Wednesday, December 4, 2013
By Paul Betit email@example.com
Don Simoneau is an Army veteran who doesn't consider himself a hero.
As people across the state gather to give thanks today, the blessings extend far beyond the bounty on the table or even the reaffirmation of family bonds.
There are many people -- outside of family and friends -- who make the broader community in Maine a better place for others and for all of us. They are volunteers. They're parents. They're teens and seniors and many others who give their time, money, labor and spirit to efforts such as helping the homeless, re-integrating felons into the community, fighting bullies in school and teaching needed skills.
Click here for a full listing of 10 Mainers for whom we are thankful, people whose work -- often unrecognized -- comforts, protects, nurtures and inspires us.
Simoneau has been confined to a wheelchair for more than 30 years, the result of injuries after an accident. He also suffers from a chronic blood disorder that possibly stemmed from exposure to Agent Orange while he was stationed at Fort Gordon, Ga., a test site for the defoliant.
But Simoneau continues to soldier on, making sure the men and women whom he does consider heroes receive the honors and benefits he thinks they deserve.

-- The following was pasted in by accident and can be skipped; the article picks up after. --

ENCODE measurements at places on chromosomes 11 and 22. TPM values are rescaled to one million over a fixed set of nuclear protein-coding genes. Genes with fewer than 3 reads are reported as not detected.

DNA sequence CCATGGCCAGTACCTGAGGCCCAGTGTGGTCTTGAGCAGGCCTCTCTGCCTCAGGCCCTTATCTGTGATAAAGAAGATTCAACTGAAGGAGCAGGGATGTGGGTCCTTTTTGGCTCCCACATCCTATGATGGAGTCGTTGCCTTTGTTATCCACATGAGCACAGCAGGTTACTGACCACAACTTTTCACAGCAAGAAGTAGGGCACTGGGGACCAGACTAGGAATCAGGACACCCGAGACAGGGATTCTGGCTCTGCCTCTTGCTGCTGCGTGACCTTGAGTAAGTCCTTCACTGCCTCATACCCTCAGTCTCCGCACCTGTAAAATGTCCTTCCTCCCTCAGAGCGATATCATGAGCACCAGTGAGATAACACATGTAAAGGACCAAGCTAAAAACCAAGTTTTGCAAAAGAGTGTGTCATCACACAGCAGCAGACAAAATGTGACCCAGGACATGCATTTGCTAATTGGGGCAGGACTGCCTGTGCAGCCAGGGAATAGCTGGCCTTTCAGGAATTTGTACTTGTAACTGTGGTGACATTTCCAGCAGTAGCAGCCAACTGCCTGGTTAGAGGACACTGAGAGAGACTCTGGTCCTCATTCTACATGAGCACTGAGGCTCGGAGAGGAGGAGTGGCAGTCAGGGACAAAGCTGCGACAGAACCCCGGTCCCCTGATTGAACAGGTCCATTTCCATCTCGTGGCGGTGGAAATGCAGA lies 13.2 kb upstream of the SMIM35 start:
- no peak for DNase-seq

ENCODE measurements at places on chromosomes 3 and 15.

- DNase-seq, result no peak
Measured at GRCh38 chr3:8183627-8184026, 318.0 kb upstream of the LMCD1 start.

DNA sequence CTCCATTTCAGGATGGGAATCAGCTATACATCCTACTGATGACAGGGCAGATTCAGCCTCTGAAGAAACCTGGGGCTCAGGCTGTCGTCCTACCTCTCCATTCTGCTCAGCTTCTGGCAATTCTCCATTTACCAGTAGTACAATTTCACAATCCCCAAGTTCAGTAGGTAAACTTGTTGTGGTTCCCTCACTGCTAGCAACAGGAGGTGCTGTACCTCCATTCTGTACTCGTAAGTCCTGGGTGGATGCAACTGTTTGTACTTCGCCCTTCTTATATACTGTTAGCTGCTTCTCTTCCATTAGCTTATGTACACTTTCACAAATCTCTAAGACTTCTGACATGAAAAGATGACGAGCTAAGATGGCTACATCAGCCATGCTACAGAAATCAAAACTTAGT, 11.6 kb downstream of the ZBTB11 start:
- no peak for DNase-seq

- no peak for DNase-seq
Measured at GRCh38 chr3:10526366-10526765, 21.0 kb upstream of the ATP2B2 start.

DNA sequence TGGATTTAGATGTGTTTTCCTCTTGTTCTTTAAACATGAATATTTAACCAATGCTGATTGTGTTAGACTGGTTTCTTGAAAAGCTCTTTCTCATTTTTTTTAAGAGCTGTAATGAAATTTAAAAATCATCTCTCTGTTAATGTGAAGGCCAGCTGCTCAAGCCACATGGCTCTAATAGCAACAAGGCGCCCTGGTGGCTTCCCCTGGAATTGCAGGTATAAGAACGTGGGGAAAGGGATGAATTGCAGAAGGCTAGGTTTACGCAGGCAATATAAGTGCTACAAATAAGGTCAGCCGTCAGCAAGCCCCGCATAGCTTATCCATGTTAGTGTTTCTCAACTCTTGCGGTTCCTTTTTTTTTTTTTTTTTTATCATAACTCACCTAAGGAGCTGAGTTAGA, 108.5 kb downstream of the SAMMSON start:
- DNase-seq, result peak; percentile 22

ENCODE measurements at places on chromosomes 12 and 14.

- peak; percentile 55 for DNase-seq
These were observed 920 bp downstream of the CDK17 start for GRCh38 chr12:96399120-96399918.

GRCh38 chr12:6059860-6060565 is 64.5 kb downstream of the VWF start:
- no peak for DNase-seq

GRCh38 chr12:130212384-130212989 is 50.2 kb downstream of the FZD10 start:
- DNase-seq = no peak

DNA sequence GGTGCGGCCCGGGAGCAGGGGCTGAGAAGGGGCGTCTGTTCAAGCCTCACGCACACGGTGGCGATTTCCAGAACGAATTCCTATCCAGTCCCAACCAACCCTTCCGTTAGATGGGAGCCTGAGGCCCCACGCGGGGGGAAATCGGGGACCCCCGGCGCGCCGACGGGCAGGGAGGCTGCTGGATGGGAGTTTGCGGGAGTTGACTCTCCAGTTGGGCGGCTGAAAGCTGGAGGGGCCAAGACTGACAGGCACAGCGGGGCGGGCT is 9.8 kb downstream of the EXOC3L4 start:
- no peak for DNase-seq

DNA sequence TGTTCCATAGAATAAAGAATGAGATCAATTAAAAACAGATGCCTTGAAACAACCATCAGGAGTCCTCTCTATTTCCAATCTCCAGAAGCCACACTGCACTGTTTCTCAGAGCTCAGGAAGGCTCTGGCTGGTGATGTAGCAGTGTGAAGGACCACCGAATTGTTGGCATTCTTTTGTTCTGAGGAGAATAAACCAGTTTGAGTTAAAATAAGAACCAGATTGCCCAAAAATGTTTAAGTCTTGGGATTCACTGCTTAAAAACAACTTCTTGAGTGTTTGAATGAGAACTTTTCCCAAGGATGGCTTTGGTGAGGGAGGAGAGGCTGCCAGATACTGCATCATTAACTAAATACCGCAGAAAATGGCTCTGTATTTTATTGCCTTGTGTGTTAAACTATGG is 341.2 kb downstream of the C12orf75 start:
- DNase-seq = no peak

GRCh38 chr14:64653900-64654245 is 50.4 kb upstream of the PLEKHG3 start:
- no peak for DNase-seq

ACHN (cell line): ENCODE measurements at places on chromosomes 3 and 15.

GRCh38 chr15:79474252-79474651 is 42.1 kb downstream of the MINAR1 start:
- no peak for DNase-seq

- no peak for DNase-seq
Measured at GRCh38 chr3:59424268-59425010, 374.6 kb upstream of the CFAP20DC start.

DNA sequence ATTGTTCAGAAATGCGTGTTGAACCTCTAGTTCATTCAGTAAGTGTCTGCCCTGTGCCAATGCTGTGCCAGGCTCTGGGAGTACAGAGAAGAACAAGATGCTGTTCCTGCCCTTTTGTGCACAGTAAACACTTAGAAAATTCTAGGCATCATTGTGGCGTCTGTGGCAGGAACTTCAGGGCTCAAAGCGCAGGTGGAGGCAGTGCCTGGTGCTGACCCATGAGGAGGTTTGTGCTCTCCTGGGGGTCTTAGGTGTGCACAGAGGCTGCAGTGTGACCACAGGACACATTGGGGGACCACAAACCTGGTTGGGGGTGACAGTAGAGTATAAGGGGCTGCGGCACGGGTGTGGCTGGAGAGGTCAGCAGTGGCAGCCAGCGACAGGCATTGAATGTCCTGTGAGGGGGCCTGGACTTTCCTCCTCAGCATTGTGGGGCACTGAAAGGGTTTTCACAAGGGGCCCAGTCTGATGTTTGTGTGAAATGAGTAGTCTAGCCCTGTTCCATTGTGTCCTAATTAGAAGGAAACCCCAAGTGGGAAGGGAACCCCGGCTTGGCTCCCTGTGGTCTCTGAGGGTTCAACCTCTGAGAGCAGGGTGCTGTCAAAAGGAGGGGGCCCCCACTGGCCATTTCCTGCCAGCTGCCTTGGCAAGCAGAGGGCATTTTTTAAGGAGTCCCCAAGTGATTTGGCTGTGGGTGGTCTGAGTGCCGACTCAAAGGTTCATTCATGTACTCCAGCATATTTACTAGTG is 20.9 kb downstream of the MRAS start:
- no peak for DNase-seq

As the legislative chairman of the Maine Department of the American Legion, Simoneau has testified in both Washington, D.C., and in Augusta in support of legislation benefiting veterans.
Most recently, he helped raise funds to support the family of Army Sgt. Helaina Lake, a military police officer from Livermore Falls who was severely wounded last June while serving in Afghanistan.
In 2006, Simoneau spearheaded an effort to purchase flags for graves in veterans cemeteries in Springvale, Augusta and Caribou for Memorial Day.
Last May, nearly 400 volunteers placed more than 15,000 American flags.
Simoneau also worked to upgrade the World War II monument in Livermore Falls, his hometown. On Dec. 7, Pearl Harbor Day, two brass plaques listing the 726 men and women from Livermore and Livermore Falls who served in World War II will be dedicated.
"I was brought up to believe if somebody needed their driveway cleared, you shoveled snow," Simoneau said. "If they needed their lawn mowed, you mowed it."